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Twenty-six-year-old Mohammad B. left his home country
CAIRO, Egypt--Syrian refugee Mohammad B.'s passport expired a few weeks ago, making official what he has long known: He no longer has a country.
The 26-year-old had nowhere to renew his passport. The Syrian embassy in Cairo was closed after protests. The embassies in Libya and Tunisia had switched loyalty to the opposition and could no longer issue passports. And the embassy in Algeria simply told him to go back to Syria.
That was not an option.
In Syria, Mohammad had been studying to become an English teacher. He fled in May 2011 after he was shot in Daraa, the birthplace of the uprising. The bullet pierced his upper lip, broke his teeth, ripped through his cheekbone and exited near his temple. The deep, jagged wound identified him as an anti-government protester, which in Syria marked him for death.
At first, all the protesters wanted was a new mayor and better amenities. Mohammad was hopeful.
"I didn't want to leave my country, I wanted it to get better," says the softspoken young man with a ponytail and a right eye that droops slightly from his wound. He uses only his first name because he fears for the safety of his parents, both government employees in Daraa.
On April 25, the military clamped off the main road into Daraa. Then, he says, security forces started firing into the crowd of about 50 people with large machine guns.
A bullet sliced Mohammad's lip. He waved his hands for help, and a car came to his aid. A cellphone video he was shooting at the time, seen by The Associated Press, records the sound of a hail of bullets popping off the metal.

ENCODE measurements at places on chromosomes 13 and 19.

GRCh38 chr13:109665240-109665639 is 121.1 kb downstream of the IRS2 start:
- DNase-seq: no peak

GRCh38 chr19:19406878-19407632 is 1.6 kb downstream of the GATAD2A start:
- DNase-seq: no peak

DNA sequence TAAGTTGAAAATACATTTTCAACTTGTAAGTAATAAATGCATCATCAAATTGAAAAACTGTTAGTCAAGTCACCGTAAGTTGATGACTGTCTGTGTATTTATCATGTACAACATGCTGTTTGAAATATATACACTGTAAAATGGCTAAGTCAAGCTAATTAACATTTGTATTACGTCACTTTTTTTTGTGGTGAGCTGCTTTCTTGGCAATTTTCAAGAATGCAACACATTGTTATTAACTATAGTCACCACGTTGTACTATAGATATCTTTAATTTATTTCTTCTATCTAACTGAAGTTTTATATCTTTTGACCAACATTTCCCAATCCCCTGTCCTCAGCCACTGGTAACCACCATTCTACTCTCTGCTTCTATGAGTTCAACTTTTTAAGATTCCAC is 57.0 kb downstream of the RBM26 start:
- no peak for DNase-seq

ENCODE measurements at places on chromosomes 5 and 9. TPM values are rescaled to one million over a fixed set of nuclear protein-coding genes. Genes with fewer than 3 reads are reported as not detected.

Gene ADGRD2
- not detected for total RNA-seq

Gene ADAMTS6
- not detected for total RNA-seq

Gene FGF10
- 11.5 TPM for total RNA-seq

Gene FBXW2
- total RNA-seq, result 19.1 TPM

"It was very painful," Mohammad recalls. "I thought: Today is my last day. And the driver thought I was dead."
When he got home, his family fled to hide with relatives in the countryside. He stayed in bed for a week, unable to eat. Then he made the most difficult decision of his life: He had to leave Syria immediately.
He had never left Syria before. He chose Egypt because he would not need a visa, and knew a friend there.
Egypt does not share a border with Syria, and only about 1,700 Syrian refugees have registered there, according to the United Nations' refugee agency. However, the agency estimates the real number is closer to 95,000.
Mohammad's family gave him about $1,000 in cash, all they could spare. He put on dark sunglasses, wrapped a headdress over his face and prayed all the way to the airport. The bus passed a gauntlet of 25 checkpoints.
At the airport, he was detained for questioning but slipped interrogators a $300 bribe. He headed for his plane, sure he would be back.
Instead he is still in Cairo, with no money. He lives in a rundown apartment where eight people share three rooms.
With the help of a German-based aid group, Mohammad has had four operations for his face. His doctor says he will need more.
In February, one of Mohammad's five brothers made his way to Egypt, via Jordan. Bashar, 21, suffers from psychological problems after being shut in the house for a year watching the violence on TV. His presence both helps and hurts Mohammad.
"I feel like I have a family, but on the other hand, it made my life more difficult," Mohammad said. "He doesn't work."
Mohammad cannot legally work or study either. But he is teaching Arabic and translating for journalists. He also is considering starting a Web-based service to collect videos, photos and other documentation of the rebellion from citizens back home.
He talks with his family in Syria most days by phone or Skype. They never discuss politics. Since he left, security forces have gone to his house twice looking for him.
"I am worried all the time about my family and friends," he says. "When I check on them, I just want to know they are still there."
Above all, Mohammad longs to go home, study and have a good career. None of that is possible while he is stranded in Egypt with an expired passport.
"I just want to stop this bloodbath," he says. "I don't know how."